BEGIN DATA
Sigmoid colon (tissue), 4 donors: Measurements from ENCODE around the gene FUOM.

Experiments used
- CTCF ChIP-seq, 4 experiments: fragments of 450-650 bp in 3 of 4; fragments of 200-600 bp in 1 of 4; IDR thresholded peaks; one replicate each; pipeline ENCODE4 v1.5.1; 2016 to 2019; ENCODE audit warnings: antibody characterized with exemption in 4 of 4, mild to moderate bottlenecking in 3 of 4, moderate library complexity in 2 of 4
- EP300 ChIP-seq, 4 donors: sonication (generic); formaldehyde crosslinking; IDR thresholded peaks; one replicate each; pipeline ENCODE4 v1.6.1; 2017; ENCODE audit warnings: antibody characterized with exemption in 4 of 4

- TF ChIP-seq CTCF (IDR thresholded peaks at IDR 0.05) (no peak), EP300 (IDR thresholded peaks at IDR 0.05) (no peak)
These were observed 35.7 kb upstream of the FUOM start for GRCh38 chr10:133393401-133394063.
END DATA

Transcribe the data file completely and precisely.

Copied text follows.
Sigmoid colon (tissue), 4 donors: Measurements from ENCODE around the gene FUOM.

Experiments used
- CTCF ChIP-seq, 4 experiments: fragments of 450-650 bp in 3 of 4; fragments of 200-600 bp in 1 of 4; IDR thresholded peaks; one replicate each; pipeline ENCODE4 v1.5.1; 2016 to 2019; ENCODE audit warnings: antibody characterized with exemption in 4 of 4, mild to moderate bottlenecking in 3 of 4, moderate library complexity in 2 of 4
- EP300 ChIP-seq, 4 donors: sonication (generic); formaldehyde crosslinking; IDR thresholded peaks; one replicate each; pipeline ENCODE4 v1.6.1; 2017; ENCODE audit warnings: antibody characterized with exemption in 4 of 4

- TF ChIP-seq CTCF (IDR thresholded peaks at IDR 0.05) (no peak), EP300 (IDR thresholded peaks at IDR 0.05) (no peak)
These were observed 35.7 kb upstream of the FUOM start for GRCh38 chr10:133393401-133394063.